When it came into force in May 2018, the EU’s GDPR was hailed as giving individuals greater control of their data. As such, Subject Access Requests (SARs) were updated to become Data Subject Access Requests (DSARs), with new requirements designed to make it easier for individuals to access information that organisations held about them; organisations could no longer charge a fee for DSARs and responses would have to be made within 30 days instead of 40 days. Unfortunately, it has been shown that some organisations are woefully underprepared for the number of requests they have received and are struggling to respond within the legislated timeframe.
Failure to comply with a DSAR requirement can result in action being taken by the Information Commissioner’s Office (ICO), which could ultimately land them with a hefty fine; this could be up to 4 per cent of annual global turnover or €20,000,000, whichever is higher.
The challenges of DSARs
Since the introduction of the GDPR, individuals have the right to request access to all the information an organisation holds on them: “without undue delay and in any event within one month of receipt of the request”.
Without the right processes in place, organisations will likely fail to respond in the time limit required by the GDPR. This is particularly telling when organisations receive hundreds or even thousands of requests for information. Take, for instance, London’s Metropolitan Police Force. In June, the ICO handed the Met an enforcement order for having more than 1,100 open requests, with 680 being over three months old.
There are a number of challenges that such requests present to organisations. Firstly, information could be contained within hundreds of different documents that an organisation holds, including emails between the individual and the company, forms they have filled in, comments they have made, applications, transactions and so on.
Secondly, as a business grows the likelihood is that its IT infrastructure and data storage will also grow. The result is that the relevant information could be spread over on-premises servers, servers in the cloud, and employees’ personal devices.
Data getting in the way of data
Finding and collating all the relevant information about an individual, then responding by sending them their data, deleting it, or both, all within 30 days is a considerable task. This is made all the more complicated by the fact that many organisations are holding onto information about the individual that they no longer need to be.
The Varonis 2019 Global Data Risk Report found that nearly nine out of 10 companies had more than 1,000 stale sensitive files, while seven out of 10 had over 5,000. These are files that could contain information pertaining to a specific individual, but are no longer in use. This has two clear drawbacks for those trying to track down information. The first is that this presents hundreds, if not thousands, of extra files that have to be trawled through, adding a time burden to what is already a tight deadline. The second is that those doing the searching might not be aware of this information, or if they are, it could be so old that it does not conform with the organisation’s current naming conventions, making it more difficult to search.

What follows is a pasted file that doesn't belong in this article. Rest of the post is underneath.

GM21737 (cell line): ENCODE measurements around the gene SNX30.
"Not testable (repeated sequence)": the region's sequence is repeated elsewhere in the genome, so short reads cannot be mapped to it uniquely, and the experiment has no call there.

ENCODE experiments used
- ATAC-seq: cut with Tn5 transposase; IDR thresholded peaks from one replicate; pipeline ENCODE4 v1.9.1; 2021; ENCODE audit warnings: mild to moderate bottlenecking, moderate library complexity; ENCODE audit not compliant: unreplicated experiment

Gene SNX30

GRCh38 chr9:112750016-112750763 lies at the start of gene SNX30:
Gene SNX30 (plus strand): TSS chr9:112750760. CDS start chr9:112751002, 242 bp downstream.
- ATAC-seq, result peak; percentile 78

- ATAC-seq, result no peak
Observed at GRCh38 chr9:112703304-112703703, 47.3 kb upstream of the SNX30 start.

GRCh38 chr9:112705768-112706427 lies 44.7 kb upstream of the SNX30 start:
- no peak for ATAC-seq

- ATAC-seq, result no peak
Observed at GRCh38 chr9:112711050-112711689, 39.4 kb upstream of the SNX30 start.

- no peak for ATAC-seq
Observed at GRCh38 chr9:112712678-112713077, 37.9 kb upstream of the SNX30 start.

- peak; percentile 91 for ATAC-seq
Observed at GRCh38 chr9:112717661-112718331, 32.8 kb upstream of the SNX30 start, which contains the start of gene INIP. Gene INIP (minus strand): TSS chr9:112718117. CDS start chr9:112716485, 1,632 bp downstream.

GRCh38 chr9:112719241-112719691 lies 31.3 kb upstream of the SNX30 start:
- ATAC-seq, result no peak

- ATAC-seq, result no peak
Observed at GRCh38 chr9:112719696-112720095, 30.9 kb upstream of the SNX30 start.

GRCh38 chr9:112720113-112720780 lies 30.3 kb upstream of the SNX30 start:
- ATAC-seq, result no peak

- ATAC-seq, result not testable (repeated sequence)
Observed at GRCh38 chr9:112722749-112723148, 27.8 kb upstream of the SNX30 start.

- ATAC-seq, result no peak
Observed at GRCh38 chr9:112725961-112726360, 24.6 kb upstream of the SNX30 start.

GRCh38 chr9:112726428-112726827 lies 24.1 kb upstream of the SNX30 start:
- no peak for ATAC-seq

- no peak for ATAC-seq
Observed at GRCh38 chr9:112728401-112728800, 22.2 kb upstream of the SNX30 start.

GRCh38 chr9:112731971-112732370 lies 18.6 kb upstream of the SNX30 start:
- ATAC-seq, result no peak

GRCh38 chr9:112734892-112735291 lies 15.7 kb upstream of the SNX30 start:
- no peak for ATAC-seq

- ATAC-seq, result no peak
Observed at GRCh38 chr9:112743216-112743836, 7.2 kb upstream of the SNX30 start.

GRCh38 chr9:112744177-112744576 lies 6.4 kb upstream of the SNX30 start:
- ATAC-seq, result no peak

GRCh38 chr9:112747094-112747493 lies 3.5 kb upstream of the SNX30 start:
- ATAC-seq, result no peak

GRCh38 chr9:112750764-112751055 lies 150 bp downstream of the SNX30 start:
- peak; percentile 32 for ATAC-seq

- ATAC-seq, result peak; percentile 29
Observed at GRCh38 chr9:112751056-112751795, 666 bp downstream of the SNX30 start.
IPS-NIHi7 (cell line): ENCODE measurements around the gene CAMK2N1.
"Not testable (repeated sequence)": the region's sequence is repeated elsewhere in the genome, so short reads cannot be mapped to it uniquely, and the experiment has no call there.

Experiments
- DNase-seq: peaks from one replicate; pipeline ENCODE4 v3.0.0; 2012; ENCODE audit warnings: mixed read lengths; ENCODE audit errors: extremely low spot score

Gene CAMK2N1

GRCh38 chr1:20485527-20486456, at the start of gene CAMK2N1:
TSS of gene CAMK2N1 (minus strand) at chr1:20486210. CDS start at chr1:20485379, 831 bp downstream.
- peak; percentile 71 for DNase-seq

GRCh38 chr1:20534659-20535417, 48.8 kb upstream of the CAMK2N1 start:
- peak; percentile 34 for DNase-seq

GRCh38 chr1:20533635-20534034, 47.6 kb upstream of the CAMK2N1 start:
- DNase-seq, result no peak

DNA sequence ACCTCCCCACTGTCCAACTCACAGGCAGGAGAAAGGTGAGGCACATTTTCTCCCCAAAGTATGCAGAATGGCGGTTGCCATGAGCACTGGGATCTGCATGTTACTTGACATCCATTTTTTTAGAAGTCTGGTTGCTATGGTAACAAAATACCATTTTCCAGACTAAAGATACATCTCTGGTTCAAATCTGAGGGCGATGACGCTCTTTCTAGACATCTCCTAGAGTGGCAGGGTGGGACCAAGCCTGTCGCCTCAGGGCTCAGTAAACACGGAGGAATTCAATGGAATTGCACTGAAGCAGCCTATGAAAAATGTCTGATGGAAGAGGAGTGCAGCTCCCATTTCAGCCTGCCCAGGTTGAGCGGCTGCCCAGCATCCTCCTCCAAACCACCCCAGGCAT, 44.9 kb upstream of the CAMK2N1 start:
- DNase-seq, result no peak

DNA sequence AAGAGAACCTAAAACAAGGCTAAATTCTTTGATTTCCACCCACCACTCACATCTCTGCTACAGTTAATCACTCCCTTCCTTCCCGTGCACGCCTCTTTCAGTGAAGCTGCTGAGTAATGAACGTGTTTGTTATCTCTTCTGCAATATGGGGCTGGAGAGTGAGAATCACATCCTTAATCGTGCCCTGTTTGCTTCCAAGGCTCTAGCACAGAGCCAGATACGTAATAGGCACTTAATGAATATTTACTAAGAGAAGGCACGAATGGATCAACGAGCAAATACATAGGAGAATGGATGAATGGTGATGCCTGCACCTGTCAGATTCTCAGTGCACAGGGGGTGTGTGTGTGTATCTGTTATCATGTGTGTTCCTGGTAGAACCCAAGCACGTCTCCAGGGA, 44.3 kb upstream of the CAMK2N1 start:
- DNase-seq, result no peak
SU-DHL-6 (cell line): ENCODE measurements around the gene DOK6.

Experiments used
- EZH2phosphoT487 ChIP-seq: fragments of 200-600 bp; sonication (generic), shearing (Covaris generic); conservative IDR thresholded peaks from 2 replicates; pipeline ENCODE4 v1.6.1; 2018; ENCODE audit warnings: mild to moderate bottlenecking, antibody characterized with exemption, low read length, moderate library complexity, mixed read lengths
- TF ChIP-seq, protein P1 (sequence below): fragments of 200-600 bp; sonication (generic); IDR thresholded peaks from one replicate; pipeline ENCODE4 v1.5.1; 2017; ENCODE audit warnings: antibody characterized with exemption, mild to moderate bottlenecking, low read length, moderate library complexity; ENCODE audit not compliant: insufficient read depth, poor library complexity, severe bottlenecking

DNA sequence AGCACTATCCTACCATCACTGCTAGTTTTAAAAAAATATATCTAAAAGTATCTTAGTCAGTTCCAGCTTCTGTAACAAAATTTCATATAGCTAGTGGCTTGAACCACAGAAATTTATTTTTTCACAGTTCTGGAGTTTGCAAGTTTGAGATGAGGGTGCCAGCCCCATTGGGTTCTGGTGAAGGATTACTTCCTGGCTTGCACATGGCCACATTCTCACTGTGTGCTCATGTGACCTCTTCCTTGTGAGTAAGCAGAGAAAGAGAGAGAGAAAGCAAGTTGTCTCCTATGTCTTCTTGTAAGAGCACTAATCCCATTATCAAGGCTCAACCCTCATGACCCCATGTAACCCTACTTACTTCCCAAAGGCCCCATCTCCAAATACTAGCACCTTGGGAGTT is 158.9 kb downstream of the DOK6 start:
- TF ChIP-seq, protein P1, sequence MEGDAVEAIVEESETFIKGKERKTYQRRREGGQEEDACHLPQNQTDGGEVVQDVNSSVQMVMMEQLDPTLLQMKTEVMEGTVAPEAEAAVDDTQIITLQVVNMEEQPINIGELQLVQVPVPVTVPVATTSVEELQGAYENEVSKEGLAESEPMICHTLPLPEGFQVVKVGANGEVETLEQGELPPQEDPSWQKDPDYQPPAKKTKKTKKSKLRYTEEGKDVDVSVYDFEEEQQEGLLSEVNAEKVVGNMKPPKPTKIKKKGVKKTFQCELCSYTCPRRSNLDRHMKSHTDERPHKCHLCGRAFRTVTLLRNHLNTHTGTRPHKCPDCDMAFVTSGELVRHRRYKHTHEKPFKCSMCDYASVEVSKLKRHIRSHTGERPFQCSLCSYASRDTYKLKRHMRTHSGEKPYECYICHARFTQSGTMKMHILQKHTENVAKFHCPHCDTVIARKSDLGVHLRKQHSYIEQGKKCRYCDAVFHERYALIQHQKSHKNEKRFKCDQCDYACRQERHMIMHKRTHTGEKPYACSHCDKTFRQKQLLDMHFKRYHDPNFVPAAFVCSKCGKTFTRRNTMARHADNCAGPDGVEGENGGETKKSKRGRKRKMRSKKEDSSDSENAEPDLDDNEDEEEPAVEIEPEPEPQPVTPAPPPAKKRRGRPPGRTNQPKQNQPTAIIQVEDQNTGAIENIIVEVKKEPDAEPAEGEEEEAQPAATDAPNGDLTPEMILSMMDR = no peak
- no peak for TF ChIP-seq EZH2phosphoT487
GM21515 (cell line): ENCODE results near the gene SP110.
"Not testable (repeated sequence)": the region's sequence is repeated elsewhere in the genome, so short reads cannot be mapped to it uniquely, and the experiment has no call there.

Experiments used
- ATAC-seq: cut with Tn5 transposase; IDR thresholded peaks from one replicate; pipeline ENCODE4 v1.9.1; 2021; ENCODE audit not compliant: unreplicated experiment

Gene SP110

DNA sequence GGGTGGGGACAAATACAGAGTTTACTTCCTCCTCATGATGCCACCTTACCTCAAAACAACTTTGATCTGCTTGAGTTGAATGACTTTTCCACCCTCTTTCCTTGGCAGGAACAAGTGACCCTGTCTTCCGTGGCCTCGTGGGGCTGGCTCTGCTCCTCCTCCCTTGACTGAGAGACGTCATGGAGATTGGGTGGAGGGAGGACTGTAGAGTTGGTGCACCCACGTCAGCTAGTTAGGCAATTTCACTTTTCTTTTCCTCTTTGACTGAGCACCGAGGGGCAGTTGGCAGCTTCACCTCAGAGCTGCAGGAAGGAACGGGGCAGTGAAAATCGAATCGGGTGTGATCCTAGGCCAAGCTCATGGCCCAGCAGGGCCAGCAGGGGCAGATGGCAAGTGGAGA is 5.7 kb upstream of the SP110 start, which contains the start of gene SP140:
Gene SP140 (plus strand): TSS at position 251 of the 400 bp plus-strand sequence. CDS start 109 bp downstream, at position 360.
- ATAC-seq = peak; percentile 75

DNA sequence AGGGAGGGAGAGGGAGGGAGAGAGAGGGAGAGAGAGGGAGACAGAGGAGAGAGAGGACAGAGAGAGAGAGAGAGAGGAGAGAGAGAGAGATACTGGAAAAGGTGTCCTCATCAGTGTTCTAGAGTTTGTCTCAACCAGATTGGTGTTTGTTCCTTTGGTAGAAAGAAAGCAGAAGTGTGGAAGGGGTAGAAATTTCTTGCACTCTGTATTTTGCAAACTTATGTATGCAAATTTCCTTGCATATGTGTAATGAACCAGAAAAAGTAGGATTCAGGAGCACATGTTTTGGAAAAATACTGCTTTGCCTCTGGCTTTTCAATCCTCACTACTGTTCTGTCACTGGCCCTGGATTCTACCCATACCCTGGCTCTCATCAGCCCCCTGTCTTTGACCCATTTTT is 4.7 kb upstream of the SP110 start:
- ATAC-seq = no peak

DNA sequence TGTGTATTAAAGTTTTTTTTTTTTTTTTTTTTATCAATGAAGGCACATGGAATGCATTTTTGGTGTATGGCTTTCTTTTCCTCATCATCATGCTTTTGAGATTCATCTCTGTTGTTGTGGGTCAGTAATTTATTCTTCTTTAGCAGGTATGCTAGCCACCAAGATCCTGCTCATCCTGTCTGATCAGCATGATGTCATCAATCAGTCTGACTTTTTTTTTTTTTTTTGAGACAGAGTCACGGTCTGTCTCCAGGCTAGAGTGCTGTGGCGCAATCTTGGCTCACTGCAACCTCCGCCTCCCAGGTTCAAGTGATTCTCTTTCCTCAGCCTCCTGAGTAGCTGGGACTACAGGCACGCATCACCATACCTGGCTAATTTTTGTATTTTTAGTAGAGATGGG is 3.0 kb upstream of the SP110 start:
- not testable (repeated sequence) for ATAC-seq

Another consideration is unfettered access to data. If files do not have the proper security controls in place, employees can do what they want with the data. They could move or copy files without the knowledge of the system administrators, resulting in multiple copies of the same information being stored in several different locations. Our research highlighted that more than half of all companies had more than 1,000 sensitive files open to every employee.
How to manage DSARs
The key to coping with DSARs is to be ready to respond to them before they come in. If you haven’t got the right mechanisms in place when you receive a DSAR, the chances are that you will miss something.
One of the most significant steps an organisation can take to streamline the process, is ensuring that all data in its network is mapped. This means creating an index of all your data, both structured and unstructured, to help find those files containing data subject identifiers. This information can be held in any file type including word documents, spreadsheets, notepad files, XML files and even zip files. In regard to data subject identifiers, a search needs to be able to flag those patterns and regular expressions (regexes) that apply to GDPR data across the 28 member states such as national identification numbers, passport number, personal ID number, VAT number and so on.
Having such insight into the data will also help reveal duplicate copies and highlight how recently data has been accessed. This knowledge will enable the removal of information from the system that is no longer needed or surplus to requirements, either through deletion or archiving. Automation is an important component so that the process can be completed quickly and with a high level of accuracy.
The final piece of the jigsaw is access. Organisations need to have full visibility of who has access to data and manage permissions so that it can be controlled and secured effectively. This can help to avoid the ‘permission creep’ that sets in over time when access permissions are set too broadly, presenting further data management challenges.
To avoid unnecessary fines from the ICO for missing the 30-day deadline, organisations need to get their houses in order by knowing what data they have, where it is, how to find it and who has access to it. In this way, they can beat the clock before it has even started ticking and find those records in a matter of minutes.
Matthew Lock, Technical Director, Varonis